It is always a relief when we celebrate Palm Sunday from Matthew or Mark’s account. Luke 19.36 in his account talks only the garments, and does not mention palm branches, so in those years we have to call it Garment Sunday (which doesn’t have the same ring about it). In fact it is only John, the supposed ‘spiritual’ gospel, who specifies the palms. But if you are reading or preaching from Matthew’s account, what stands out?
Matthew’s account of the events leading to the entry into Jerusalem is slightly briefer than Mark’s or Luke’s, with the exception of the addition of the fulfilment of prophecy in Matt 21.4–5. Matthew, and to a lesser extent Luke, omit some of the ‘eye-witness’ details found in Mark’s account—the exact question the disciples will be asked (Mark 11.3), the asking of it (Mark 11.5), the fact that the branches were ‘leafy’ (Mark 11.8; Mark uses the word stibas suggesting leafy palms, rather than Matthew’s more general klados). Matthew’s account is more ‘stream-lined’ in order to make the points that he thinks are significant.
A striking feature is the emphasis on the impact that Jesus has. The ‘large crowd’ that has followed Jesus from Jericho in Matt 20.29 has become a ‘huge crowd’ in Matt 21.8. (Some translations render this ‘many of the crowd’ but this is not the best translation of the unusual phrase.) It is worth noting that, though many versions title this episode ‘The Triumphal Entry’ or some such, the acclaim happens before Jesus enters the city. When he does final come into Jerusalem, Matthew alone notes that ‘the whole city was stirred’ in verse 10. Here he highlights the divide between the Galileans, the pilgrim crowd, who acclaim Jesus, and the local Judeans who do not. I have always felt was much more historically plausible as an explanation of what is happening.
Contrary to the hymn ‘My Song is Love Unknown‘ (Sometimes they strew His way/And His sweet praises sing…Then “Crucify!” is all their breath…) it is not the same crowd that praised him this week who call for his crucifixion the next, but different groups responding to Jesus differently (something which John’s gospel draws out more explicitly). And the Galilean crowd emphasise that this king-like person is not local, but from Nazareth; whereas Judea was ruled directly by Rome through a prefect, Galilee was a separate region ruled by Herod as tetrarch. So the political threat would have been all the more obvious.
Up to this point, Jesus has walked everywhere with his disciples on foot—and it appears that the expectation was that Passover pilgrims should arrive at the city on foot. So Jesus’ riding on a donkey would have been very conspicuous amongst the crowds; he could have chosen to remain incognito by walking if he had chosen. The use of a donkey was not a sign of poverty as such; it was the most common animal at the time for a range of work roles. Its primary significance is found in the fulfilment of the conflated prophecies in Zech 9.9–10 with the opening phrase from Isaiah 62.11. The Zechariah text in turn alludes to David’s entry into the city after the defeat of Absalom in 2 Sam 19. The true king arrives, not as conquering hero but proclaiming peace, not presuming to impose his will, but hoping to be welcomed willingly. In this sense Jesus is demonstrating by his own example the teaching he has been giving in Matt 20.25–28. Though he has forbidden proclamation of his identity in Matt 16.20, his actions speak louder than their words.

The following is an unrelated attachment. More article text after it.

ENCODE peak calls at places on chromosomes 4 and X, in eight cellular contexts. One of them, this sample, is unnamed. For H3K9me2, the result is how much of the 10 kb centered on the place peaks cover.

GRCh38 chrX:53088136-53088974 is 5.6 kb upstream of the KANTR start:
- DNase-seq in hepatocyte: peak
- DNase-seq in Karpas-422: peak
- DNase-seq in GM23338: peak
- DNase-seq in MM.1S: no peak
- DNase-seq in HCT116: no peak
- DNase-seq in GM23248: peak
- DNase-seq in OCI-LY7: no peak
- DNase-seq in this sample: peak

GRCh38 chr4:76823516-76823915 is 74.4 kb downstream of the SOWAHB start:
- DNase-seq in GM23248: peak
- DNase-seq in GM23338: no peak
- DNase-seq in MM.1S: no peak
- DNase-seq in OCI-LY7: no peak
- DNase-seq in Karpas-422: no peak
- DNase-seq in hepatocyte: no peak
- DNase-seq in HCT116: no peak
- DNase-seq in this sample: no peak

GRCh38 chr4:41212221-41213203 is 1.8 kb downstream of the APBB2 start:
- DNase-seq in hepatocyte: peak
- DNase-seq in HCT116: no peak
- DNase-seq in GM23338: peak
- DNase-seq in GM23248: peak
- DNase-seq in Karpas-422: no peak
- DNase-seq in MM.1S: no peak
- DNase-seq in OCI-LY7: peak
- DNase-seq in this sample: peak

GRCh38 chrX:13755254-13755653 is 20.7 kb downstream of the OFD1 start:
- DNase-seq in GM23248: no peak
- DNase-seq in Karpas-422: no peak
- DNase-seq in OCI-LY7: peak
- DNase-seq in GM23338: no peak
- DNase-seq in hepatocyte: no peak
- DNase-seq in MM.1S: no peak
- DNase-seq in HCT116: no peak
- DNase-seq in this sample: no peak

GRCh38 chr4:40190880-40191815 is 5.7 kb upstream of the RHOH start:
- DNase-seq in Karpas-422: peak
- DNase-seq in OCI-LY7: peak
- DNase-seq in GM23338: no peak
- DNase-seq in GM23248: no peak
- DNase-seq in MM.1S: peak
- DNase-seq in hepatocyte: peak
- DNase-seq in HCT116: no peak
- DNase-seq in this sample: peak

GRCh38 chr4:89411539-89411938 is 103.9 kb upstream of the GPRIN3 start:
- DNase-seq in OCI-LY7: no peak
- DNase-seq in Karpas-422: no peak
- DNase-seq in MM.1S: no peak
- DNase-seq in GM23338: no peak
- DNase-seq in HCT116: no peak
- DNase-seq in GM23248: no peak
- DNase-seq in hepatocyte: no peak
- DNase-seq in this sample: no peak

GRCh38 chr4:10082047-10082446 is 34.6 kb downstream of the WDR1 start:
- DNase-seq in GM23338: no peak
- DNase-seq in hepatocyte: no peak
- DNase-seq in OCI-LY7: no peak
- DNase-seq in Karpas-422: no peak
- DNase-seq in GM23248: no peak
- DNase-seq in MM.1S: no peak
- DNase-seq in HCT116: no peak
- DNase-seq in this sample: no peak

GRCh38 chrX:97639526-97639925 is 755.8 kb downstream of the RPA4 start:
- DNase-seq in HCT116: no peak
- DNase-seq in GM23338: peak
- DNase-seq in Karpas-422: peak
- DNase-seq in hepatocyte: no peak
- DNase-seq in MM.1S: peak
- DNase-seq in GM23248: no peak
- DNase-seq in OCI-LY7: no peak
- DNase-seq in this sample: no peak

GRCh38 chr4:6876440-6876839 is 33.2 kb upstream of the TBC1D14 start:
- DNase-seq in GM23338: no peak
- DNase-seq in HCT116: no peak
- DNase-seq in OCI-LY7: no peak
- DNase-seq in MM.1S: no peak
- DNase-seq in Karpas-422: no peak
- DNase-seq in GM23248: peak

There is no particular need to think of the arrangements as miraculous; we know from John 11 and John 12 that he has contacts in this area. The mention of an ass and a colt here (compared with only one animal in the other accounts) looks like Matthew’s characteristic doubling—in many of Jesus’ miracles, he deals with two people in Matthew where Mark and Luke only mention one. There is no simple explanation for this—Davies and Allison mention nine possibilities in their commentary, none of which they believe satisfactory! It is worth noting that, in many cases, it is historically plausible; those in need tend to group together. And if the colt here has never been ridden before, it would be quite natural that its mother comes with it. Matthew would know how to read Hebrew parallelism in Zech 9, so it is rather odd to suggest he has misunderstood the passage. But, like others of his day, he shows an interest in the fulfilment of the passage in its form, not just its content, and mentioning both animals helps to emphasise this.
Fulfilment of Scripture is a repeated theme for Matthew, and here the citation takes the place of the explicit acclamation of Jesus as king in the other gospel accounts. The fact that he is ‘a prophet’ (Matt 21.9) has already been highlighted by Matthew’s placing him on a mountain in Matt 5.1 (rather than a ‘level place’ in Luke 6.17) and organising his teaching into five blocks.
So Jesus is presented as fulfilling the purposes of God. Having silenced those who proclaimed him earlier, he now makes no secret of who he is. Although his claims had inevitable political implications, Matthew focuses on his role as the Son of David and the prophet who was to come. His arrival draws a huge following—but it also divides people in their loyalty. Jesus is not someone who encourages sitting on fences!